Estimating Time for Rebuilding an Existing Course Library with Captivate
In this article, I will share with you how I determined how many hours it would take me to re-build an existing catalog of courses in Captivate and show you examples of documents I created to assist me in the process. This process may assist you in the next year or two as we prepare for potential course re-development opportunities due to the slow but eventual demise of the Flash player.
Recently I was asked to estimate how long it would take to re-build five e-Learning courses created with another software program in Captivate. These text-only (no audio) courses were built more than five years ago with a lesser known authoring tool, and the finished products were generated in Flash.
With this project, we want to accomplish several things:
- Terminate our year-to-year contract with that other tool.
- Tap into the audio path into the brain by replacing large blocks of onscreen text with voiceover narration.
- Improve the capacity of these courses to work well with within our learning management system.
- Review the content to ensure it is fresh, and provide updates where needed.
- Create them so that they can be delivered via mobile devices.
- Publish them in HTML5 rather than swf output.
That is the task. And I was asked to calculate how many hours it would take for the entire project (all five courses).
The first thing I did was review each existing course screen-by-screen in its current format. I developed a document on which I listed the slide number, screen title, type of slide (static vs. interactive), any type of interaction, and any external links that were on the screen. Here’s an example. This particular course contained 24 screens; the first 11 are listed here (I’ve redacted some of the screen titles).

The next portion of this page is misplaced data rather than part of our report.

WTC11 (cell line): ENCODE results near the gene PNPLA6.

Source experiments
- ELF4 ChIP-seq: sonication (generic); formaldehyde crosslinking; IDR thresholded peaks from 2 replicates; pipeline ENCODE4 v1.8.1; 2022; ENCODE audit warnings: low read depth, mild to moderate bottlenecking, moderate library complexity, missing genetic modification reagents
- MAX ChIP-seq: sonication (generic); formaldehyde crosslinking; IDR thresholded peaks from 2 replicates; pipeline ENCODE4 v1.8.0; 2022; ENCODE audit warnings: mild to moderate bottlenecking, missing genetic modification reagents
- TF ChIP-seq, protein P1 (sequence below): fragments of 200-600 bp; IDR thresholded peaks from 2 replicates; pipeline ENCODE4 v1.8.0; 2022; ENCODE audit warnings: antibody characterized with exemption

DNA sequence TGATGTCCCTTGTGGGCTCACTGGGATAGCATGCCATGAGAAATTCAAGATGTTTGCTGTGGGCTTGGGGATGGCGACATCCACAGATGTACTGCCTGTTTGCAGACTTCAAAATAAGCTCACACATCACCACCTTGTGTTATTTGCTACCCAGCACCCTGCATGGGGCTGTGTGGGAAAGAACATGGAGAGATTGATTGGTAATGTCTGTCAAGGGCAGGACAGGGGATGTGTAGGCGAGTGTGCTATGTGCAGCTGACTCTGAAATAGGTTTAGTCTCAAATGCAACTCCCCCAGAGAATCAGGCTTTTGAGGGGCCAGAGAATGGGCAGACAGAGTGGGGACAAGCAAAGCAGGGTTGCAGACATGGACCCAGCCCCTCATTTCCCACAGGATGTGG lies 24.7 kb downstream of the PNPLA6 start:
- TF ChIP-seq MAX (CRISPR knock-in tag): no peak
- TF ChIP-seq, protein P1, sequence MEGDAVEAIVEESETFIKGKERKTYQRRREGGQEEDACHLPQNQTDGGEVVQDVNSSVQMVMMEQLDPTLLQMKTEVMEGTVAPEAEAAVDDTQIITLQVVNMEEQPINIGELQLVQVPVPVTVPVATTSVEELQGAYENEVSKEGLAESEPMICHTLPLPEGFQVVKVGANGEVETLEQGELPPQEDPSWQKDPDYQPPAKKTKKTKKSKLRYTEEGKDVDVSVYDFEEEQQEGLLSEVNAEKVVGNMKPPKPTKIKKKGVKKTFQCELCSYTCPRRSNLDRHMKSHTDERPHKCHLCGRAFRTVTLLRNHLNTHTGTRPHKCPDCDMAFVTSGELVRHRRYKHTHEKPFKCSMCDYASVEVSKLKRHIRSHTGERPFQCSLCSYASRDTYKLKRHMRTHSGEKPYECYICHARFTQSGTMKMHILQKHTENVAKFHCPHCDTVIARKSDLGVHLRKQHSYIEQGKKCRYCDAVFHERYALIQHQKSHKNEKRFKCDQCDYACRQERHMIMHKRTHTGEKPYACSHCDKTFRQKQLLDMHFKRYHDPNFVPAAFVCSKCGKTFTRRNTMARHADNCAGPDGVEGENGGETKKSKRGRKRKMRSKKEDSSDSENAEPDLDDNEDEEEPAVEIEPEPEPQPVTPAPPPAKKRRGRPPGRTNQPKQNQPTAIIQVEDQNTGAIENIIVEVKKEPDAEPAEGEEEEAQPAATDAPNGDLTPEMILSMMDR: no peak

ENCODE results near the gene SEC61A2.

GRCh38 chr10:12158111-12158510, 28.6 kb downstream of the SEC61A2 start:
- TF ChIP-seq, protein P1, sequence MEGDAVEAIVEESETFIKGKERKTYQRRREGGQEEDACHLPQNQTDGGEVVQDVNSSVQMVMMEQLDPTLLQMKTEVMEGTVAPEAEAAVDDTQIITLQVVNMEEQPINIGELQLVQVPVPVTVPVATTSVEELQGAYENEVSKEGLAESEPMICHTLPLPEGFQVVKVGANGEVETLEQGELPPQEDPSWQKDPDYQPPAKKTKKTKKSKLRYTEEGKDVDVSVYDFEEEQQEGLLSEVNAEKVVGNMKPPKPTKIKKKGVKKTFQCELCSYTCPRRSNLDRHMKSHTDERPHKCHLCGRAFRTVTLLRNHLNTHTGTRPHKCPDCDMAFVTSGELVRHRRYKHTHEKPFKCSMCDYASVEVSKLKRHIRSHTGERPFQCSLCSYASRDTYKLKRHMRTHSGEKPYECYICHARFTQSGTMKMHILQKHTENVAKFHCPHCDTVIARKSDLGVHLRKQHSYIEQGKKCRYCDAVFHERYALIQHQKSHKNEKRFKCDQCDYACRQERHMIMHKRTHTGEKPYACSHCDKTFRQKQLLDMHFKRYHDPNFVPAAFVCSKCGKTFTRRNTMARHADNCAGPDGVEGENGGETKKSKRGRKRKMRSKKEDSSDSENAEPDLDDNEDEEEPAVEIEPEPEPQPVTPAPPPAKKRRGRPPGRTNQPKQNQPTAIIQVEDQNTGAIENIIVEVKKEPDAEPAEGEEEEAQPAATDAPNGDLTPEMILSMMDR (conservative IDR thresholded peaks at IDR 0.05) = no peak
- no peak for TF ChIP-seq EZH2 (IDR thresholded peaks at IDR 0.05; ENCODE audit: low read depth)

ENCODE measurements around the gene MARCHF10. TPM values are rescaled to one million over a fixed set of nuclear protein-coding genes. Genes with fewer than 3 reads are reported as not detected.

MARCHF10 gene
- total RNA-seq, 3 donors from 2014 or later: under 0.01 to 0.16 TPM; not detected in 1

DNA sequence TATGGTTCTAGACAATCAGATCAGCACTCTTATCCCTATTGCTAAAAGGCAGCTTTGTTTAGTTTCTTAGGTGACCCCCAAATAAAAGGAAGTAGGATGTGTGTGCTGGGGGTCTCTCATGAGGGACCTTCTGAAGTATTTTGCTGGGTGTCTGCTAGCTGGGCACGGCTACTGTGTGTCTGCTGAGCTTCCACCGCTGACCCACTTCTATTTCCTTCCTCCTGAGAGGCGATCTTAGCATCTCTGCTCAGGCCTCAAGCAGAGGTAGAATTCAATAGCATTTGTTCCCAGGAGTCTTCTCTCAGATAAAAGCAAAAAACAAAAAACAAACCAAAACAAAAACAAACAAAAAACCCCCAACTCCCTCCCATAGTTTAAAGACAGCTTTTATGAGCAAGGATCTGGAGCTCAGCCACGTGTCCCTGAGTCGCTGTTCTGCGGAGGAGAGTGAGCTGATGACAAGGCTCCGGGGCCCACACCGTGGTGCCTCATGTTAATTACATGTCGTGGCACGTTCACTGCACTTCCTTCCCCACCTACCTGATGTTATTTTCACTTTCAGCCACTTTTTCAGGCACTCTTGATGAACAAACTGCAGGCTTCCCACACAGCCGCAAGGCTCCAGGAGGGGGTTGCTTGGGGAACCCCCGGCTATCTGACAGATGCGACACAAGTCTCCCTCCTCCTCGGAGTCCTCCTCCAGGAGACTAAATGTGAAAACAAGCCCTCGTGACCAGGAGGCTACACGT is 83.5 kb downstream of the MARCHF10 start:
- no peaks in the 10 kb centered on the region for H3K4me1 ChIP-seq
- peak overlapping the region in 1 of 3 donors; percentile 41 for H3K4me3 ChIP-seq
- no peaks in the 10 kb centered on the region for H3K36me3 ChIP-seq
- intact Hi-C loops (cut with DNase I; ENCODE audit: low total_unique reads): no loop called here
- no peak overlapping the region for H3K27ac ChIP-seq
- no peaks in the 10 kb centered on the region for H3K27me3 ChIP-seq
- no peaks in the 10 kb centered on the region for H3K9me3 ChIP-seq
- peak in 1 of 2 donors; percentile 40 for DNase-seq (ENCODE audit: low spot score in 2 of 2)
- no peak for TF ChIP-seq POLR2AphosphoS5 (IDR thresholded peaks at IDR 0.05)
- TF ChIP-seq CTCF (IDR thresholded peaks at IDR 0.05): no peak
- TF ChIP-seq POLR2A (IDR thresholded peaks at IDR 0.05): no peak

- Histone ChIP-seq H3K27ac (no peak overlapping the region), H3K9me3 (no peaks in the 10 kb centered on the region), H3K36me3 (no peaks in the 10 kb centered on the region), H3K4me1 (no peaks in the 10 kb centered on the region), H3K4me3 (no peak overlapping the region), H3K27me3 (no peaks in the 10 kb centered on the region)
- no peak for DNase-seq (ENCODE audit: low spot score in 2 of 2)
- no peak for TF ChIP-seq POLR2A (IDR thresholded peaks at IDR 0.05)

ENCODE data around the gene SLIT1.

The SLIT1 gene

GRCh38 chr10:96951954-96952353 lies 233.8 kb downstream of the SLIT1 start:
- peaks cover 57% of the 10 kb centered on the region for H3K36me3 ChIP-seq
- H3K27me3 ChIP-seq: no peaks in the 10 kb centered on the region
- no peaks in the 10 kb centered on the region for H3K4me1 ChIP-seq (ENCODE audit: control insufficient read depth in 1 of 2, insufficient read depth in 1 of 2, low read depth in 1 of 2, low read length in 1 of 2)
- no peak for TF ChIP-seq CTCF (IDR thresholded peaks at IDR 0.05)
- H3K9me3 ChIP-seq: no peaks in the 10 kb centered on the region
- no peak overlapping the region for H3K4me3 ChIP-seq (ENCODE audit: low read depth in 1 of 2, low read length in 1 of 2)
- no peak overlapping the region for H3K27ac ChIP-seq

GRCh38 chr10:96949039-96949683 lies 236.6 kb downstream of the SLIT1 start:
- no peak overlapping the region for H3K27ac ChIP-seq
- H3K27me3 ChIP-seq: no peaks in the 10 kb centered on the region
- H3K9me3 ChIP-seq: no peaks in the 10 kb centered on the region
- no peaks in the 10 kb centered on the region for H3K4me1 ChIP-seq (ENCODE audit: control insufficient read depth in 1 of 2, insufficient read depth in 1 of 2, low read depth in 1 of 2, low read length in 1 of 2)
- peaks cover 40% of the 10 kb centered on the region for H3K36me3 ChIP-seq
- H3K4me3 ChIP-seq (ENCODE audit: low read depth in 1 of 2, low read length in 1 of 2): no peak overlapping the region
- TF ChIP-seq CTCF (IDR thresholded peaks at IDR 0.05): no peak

Next, I listed the total count of each type of slide: title, instructional, practice, knowledge check, and course summary. Knowing that I am increasing interactivity and adding audio, I allowed for 3 development hours per screen, regardless of type. This way, I did not have to calculate hours by screen type, knowing that it would take less time for static screens and more time for screens with complex interactions. Those were the hours I anticipated for just course development. This estimate also includes instructional design hours because while were using the existing course as a basis for new courses, we decided re-look at how the courses were originally designed and see if we could make improvements. IMPORTANT NOTE: I used the existing course as a guide. My intent is to rebuild this course from the design level up. It is not to take a course that was already developed and then “duplicate” every slide and interaction in Captivate.
I then had to factor in content review and involvement of SMEs. If I were a training vendor, I would not likely not need to factor those hours into my estimate. But, since I am a member of an organization’s internal training department, I must give that due consideration. While I was able to locate a primary subject-matter expert for each course, I know that several SME’s will review it and make recommendations for change. To allow for this, I doubled my estimate.
Here’s what I came up with. I calculated this number for each of the five courses, then simply totaled those numbers. Course re-development begins this month and our target completion date is in early 2018 when the contract for that other software product expires.
I hope these tables and calculations help you in similar undertakings. Obviously, you may decide to adjust the number of hours based on your own client or organizational requirements, but you may still find the tables helpful as you move forward on your own projects.